The first charter granted to Cowbridge was in 1254 by Sir Richard de Clare, Lord of Glamorgan, but there is also a history of Iron Age and Roman occupations, both civilian and military, within the area.
A town wall was completed in the late 13th century and it protected the properties and the castle at Llanblethian owned by the Lord of Glamorgan. The wall had four gates, the North Gate was used for cattle and tolls were collected at the twice weekly markets that were held in the town.
Cowbridge, as now, was a thriving market town with trades and crafts that became the home of professional people and Vale gentry who as residents
of Cowbridge could vote in Parliamentary elections.
Local produce was exported across the Channel from the nearby port of Aberthaw and later with the growth of private transport Cowbridge became an important market town and was acknowledge as the unofficial capital of the Vale.
Today Cowbridge preserves its historic past maintaining its old town walls, fine Georgian buildings and Town Hall which was originally a House of Correction.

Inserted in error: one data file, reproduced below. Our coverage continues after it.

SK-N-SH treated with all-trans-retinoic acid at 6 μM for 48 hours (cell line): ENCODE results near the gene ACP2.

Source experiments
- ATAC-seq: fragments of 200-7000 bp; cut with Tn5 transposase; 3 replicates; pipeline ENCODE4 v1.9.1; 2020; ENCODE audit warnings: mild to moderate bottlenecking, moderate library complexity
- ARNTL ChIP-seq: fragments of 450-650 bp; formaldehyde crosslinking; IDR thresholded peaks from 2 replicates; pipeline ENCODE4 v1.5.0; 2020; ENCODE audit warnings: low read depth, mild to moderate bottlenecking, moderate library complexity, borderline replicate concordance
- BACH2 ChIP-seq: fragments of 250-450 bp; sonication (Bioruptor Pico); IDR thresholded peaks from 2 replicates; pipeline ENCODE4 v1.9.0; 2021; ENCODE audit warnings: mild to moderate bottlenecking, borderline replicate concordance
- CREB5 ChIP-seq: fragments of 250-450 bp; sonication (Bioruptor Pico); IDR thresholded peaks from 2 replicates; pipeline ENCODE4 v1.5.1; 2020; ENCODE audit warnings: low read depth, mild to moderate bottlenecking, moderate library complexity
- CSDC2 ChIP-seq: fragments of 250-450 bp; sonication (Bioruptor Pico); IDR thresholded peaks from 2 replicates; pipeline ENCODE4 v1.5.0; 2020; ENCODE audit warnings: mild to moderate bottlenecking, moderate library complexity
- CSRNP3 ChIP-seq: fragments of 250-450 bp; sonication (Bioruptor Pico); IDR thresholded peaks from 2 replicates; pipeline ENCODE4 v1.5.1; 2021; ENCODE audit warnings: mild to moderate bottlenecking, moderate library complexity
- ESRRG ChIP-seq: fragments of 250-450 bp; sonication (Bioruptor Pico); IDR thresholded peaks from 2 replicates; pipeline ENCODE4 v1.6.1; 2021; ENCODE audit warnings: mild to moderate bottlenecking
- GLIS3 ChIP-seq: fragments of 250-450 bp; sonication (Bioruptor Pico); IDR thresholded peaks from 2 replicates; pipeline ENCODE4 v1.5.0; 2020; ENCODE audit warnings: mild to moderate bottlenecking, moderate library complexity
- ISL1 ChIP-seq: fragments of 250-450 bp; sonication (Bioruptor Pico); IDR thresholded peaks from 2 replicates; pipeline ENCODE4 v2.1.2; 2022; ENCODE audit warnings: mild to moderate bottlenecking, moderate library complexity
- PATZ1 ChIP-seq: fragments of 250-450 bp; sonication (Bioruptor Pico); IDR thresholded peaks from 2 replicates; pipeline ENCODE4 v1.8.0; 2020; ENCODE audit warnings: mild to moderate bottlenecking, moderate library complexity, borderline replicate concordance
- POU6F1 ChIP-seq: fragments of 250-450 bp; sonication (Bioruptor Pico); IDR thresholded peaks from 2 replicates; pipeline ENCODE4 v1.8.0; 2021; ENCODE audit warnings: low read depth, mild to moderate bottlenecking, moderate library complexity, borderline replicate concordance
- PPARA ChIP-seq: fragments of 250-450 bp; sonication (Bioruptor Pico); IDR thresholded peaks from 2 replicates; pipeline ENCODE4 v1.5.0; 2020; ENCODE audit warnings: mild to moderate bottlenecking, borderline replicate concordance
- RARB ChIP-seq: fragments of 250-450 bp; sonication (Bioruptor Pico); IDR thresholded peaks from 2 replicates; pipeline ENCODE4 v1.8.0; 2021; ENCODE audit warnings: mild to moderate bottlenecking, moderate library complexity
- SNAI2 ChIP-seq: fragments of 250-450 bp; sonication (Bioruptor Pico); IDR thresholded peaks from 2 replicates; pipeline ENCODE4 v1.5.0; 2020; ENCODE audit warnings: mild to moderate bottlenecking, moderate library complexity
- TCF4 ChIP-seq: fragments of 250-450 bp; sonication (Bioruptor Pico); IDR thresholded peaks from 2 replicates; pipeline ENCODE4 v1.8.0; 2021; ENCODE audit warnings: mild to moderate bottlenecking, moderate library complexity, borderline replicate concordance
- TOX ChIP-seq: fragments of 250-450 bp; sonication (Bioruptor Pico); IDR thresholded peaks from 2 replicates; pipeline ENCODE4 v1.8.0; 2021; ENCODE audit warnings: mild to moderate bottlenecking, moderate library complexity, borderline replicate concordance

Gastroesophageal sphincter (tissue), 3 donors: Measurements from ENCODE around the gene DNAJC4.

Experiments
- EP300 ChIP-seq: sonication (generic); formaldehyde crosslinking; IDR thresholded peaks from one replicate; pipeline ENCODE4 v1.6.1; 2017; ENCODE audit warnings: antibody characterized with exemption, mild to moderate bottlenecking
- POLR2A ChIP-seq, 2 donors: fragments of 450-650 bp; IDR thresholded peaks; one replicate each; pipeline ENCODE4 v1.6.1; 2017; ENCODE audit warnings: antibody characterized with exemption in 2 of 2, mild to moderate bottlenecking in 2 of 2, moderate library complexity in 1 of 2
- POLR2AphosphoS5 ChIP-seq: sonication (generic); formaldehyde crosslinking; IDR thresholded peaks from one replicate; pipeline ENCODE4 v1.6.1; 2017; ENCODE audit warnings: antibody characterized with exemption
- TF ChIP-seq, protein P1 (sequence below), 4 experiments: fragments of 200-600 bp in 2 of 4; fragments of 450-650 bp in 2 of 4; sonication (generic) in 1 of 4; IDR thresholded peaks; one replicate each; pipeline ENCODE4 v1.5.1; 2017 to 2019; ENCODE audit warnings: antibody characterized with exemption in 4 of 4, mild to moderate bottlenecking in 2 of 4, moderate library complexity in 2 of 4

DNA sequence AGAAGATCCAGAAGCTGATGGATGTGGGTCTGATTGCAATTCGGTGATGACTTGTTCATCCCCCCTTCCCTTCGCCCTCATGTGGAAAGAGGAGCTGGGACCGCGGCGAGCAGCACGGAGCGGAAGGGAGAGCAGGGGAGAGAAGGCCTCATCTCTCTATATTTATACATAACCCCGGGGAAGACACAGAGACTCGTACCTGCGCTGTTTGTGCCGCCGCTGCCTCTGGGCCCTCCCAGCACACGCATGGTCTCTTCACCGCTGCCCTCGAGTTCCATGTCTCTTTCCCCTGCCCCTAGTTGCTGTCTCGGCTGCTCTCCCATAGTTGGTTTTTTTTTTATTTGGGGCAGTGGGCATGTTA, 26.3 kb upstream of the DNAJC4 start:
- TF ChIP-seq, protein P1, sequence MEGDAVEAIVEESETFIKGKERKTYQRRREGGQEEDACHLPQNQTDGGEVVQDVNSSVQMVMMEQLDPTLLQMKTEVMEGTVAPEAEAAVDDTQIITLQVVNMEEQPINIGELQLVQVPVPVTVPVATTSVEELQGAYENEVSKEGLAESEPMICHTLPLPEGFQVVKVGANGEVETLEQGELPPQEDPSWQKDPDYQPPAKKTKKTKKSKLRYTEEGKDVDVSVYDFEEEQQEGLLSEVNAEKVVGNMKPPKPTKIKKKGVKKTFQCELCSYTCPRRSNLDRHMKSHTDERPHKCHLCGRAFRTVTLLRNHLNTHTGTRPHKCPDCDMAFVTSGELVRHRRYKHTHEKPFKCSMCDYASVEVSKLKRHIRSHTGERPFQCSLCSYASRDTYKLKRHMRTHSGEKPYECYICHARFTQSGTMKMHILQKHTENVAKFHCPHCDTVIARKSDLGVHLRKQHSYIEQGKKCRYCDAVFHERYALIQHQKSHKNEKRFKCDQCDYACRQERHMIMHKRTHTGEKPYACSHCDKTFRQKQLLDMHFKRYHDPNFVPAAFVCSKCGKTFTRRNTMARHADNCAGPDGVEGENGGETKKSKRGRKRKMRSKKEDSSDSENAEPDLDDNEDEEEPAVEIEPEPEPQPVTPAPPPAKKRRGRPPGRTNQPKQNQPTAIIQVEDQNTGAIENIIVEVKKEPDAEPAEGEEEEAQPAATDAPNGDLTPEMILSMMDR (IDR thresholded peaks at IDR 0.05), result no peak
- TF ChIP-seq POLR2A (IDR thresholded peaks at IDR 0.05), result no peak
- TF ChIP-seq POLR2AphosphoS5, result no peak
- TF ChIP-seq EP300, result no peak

Wander through the courtyards and experience the atmosphere and history of this town. Sit and relax by the river, feed the ducks or stop for refreshment yourself at one of the inns, wine bars or restaurants. Refreshed, visit the bespoke stores, stroll through arcades, browse around fashionable shops, or spend hours searching through the many antique and quality craft shops.
With numerous nearby interesting places to visit together with sports and leisure facilities the beauty of the area can also be fully appreciated by walking, cycling or pony trekking through the Vale countryside that surrounds this historic town.
Cowbridge with Llanblethian offers so much you may want to stay longer at a cosy farmhouse, B&B or luxury hotel close by. Whatever you wish we hope to give good value and excellent service